Morning Links

Douglas Crimp’s Impact on the AIDS Crisis and More: Morning Links from July 10, 2019

Douglas Crimp

Douglas Crimp.

KATHERINE MCMAHON/ARTNEWS

California

Christopher Knight pens an open letter to Swiss architect Peter Zumthor, who has designed a controversial expansion for the Los Angeles County Museum of Art, following an interview Zumthor gave to a Swiss publication. Knight pleads with him, “LACMA’s encyclopedic collection is not an accident, and no architecture can compensate for lost context. And you have to get this building right.” [Los Angeles Times]

Famed tattoo artist Ed Hardy’s paintings and illustrations are now on view at San Francisco’s de Young Museum.  [NBC Bay Area]

Sarah Lucas’s survey “Au Naturel,” which includes a piece calling for fried eggs, has traveled to the Hammer Museum in Los Angeles, and the museum’s chief art preparator Jason Pugh has been busy frying eggs for the exhibition. He explains of his practice, “I’ve made a bunch of aesthetic decisions in cooking the eggs, so I do consider these things to be components of the artwork.” [Los Angeles Times]

Mark di Suvero’s popular public art piece Declaration, installed in 2001, is set to be removed from Los Angeles’s Venice Beach at the end of the summer.  [New Yorker]

Long Reads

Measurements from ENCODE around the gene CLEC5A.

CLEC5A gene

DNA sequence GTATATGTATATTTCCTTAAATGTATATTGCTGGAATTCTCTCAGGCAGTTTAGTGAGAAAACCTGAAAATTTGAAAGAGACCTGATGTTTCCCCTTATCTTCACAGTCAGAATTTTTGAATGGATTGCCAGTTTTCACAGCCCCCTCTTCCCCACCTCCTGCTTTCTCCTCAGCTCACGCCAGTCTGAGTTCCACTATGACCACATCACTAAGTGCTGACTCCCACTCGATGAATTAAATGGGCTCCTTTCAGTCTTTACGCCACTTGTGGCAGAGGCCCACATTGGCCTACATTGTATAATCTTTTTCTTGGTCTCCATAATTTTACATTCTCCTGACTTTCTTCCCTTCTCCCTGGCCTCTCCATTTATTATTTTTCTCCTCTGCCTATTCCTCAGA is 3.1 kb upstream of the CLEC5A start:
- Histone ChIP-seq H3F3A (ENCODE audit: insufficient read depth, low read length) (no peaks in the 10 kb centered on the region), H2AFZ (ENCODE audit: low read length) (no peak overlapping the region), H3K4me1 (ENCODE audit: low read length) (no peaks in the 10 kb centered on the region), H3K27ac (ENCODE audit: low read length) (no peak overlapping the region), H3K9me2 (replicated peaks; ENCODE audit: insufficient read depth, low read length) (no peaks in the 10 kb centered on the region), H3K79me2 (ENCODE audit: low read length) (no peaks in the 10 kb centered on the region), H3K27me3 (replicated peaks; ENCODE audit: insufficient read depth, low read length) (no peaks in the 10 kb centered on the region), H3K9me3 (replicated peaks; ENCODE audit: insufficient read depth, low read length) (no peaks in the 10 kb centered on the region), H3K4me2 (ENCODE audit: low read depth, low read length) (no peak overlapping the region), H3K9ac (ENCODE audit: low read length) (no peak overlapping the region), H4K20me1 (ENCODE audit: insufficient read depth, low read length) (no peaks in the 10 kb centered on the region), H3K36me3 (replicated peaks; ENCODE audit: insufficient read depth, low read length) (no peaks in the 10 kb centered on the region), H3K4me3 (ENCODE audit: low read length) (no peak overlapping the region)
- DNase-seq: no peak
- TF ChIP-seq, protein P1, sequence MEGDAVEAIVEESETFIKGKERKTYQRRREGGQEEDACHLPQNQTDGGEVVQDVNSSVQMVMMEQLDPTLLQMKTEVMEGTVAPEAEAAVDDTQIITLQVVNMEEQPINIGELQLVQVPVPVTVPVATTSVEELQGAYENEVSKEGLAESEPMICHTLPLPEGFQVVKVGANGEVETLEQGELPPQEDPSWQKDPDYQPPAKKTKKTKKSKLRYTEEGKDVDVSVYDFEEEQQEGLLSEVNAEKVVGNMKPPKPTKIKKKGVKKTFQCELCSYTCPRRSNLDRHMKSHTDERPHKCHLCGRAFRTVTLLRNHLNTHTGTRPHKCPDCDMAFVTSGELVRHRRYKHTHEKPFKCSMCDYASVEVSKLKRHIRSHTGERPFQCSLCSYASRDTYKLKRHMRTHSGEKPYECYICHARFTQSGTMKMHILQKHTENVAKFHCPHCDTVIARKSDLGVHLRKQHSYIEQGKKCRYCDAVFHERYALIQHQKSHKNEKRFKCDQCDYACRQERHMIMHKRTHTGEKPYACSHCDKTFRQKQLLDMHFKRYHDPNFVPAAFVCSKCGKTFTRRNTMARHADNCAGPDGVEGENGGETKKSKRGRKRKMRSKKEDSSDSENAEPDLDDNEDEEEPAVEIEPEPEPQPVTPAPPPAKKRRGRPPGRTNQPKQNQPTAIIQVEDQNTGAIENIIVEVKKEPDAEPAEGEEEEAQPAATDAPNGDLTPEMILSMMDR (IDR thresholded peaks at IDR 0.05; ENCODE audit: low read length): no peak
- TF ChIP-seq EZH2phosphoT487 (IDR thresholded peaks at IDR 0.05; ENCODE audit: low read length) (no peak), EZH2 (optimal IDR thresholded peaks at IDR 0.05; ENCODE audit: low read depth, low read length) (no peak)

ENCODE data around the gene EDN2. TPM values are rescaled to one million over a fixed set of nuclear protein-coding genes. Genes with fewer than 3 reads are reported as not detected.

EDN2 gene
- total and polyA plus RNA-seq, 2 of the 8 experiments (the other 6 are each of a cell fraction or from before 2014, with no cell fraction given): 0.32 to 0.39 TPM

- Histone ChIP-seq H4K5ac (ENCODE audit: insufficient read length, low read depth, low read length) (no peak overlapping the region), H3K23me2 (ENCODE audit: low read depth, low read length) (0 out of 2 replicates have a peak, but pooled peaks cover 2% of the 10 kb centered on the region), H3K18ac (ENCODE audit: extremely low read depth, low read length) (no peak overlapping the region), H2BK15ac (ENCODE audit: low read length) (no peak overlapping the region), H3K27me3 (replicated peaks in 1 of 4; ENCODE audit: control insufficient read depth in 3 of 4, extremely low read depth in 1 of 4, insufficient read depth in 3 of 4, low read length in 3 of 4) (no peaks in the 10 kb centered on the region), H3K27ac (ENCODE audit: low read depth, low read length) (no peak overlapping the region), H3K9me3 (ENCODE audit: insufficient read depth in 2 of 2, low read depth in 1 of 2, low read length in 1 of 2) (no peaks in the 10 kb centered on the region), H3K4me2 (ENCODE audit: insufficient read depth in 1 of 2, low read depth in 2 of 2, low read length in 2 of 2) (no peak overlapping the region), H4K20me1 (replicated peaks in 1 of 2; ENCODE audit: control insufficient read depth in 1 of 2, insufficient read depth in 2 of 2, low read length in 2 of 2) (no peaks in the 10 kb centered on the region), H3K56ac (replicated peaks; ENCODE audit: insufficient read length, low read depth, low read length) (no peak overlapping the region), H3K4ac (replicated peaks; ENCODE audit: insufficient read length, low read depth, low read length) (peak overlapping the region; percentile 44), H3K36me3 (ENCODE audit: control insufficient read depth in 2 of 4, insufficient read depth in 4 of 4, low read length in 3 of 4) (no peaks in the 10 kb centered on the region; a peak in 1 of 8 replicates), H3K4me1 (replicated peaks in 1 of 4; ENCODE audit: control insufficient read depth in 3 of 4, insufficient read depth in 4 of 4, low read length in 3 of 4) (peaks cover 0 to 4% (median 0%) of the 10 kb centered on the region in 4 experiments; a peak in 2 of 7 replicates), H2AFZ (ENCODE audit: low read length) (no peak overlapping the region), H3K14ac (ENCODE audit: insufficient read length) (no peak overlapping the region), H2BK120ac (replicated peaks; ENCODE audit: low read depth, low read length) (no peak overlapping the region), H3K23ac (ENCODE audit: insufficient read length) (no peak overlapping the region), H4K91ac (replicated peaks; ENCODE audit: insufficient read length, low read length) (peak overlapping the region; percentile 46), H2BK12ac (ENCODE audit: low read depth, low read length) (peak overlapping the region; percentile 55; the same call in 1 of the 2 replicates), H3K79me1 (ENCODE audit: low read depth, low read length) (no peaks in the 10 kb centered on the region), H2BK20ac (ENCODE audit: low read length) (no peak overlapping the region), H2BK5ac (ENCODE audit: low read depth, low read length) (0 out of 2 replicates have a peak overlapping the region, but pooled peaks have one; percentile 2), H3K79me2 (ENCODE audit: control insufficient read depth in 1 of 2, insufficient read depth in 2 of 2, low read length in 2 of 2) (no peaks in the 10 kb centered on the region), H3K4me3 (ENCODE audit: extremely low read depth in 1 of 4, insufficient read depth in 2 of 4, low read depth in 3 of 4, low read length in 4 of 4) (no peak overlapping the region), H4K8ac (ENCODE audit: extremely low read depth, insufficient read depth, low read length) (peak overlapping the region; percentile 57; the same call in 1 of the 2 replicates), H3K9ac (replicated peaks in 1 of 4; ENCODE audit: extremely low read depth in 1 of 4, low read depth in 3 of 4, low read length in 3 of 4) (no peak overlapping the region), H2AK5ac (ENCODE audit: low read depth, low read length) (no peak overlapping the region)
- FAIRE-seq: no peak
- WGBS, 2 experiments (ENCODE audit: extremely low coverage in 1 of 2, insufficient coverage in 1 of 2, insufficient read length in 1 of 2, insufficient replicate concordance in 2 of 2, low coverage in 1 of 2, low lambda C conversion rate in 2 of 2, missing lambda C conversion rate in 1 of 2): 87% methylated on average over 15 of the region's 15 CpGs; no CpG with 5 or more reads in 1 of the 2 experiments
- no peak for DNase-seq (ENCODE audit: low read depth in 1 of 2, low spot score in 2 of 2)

Critic Joseph R. Wolin takes a close look at the Dallas Museum of Art’s Jonas Wood retrospective. He writes of the exhibition, “middle-class comforts and heteronormative nuclear families abound, as does a certain self-regard.” [Glasstire]

Masha Gessen mourns critic, curator, and art historian Douglas Crimp as a prominent voice in AIDS activism by way of two classic Crimp essays: “How to Have Promiscuity in an Epidemic” and “Mourning and Militancy.” [New Yorker]

What Makes A Place

Here’s an exploration into the legacy, controversies, and lasting mystique of 1980s gallery Gracie Mansion, run by husband and wife duo Gracie Mansion and Sur Rodney (Sur). [Frieze]

ARTnews executive editor Andrew Russeth takes a critical look at Indianapolis’ sweeping, entertainment-filled Newfields, formerly known as the Indianapolis Museum of Art.  [ARTnews]

In the wake of the abrupt departure of Peter Schäfer, director of Berlin’s Jewish Museum, earlier this summer, the question arises: “Who and what are Jewish museums for?”  [New York Times]

Misc.

In Pittsburgh, an Airbnb host has dedicated one floor of a home to displaying local artists, creating a live-in gallery. [Pittsburgh Current]

The New York Post reports that Museum of Modern Art board chairman Leon Black—a billionaire art collector and a fixture on the ARTnews annual “Top 200 Collectors” list—kept Jeffrey Epstein on as a director of Black’s family charity after Epstein’s pedophile conviction in Florida more than a decade ago. [New York Post]

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